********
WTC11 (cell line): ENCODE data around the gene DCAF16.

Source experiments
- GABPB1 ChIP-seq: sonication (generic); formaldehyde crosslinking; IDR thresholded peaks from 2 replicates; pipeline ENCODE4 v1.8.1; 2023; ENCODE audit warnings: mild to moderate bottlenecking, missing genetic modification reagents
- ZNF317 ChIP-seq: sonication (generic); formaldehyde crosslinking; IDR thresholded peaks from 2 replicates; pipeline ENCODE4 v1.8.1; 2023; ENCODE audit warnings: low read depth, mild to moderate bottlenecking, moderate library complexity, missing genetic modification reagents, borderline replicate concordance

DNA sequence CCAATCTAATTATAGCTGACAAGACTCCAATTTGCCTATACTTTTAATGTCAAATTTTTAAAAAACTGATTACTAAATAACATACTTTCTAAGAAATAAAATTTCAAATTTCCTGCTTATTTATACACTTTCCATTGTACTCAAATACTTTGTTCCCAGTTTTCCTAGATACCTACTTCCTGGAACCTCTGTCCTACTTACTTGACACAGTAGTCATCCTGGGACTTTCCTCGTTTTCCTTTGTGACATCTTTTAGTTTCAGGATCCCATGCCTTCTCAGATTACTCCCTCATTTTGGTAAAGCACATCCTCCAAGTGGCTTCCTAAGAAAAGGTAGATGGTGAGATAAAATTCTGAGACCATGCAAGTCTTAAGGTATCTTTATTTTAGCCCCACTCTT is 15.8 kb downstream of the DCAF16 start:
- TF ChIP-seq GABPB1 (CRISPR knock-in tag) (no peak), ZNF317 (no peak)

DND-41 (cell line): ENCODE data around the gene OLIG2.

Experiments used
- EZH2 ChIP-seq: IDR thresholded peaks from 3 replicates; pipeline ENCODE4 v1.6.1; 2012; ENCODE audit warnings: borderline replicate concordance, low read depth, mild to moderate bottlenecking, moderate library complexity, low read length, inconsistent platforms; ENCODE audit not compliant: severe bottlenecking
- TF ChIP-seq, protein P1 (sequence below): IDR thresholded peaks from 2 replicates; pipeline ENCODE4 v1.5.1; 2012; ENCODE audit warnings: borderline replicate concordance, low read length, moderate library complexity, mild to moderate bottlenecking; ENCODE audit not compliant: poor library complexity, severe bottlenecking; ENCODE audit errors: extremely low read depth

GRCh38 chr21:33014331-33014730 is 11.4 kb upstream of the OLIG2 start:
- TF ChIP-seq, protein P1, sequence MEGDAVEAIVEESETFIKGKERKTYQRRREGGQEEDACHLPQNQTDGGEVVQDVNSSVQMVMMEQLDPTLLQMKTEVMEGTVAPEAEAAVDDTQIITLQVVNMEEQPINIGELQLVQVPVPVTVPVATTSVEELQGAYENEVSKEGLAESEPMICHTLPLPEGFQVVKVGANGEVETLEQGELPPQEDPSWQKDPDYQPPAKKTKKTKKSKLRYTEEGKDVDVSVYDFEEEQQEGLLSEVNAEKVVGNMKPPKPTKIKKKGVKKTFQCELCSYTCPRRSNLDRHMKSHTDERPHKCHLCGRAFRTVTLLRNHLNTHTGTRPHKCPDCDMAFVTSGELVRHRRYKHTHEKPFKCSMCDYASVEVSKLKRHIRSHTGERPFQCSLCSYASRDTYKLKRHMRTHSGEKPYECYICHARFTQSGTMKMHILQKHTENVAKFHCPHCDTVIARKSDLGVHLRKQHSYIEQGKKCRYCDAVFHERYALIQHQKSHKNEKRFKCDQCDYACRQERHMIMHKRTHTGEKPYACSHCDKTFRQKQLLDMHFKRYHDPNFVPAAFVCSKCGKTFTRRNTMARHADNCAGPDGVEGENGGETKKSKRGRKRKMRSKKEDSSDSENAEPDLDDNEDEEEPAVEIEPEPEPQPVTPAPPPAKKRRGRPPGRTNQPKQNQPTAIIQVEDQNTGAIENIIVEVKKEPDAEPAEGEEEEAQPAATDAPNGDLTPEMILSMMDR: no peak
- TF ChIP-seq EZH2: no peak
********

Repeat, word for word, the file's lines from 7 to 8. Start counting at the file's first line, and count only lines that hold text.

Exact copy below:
DND-41 (cell line): ENCODE data around the gene OLIG2.

Experiments used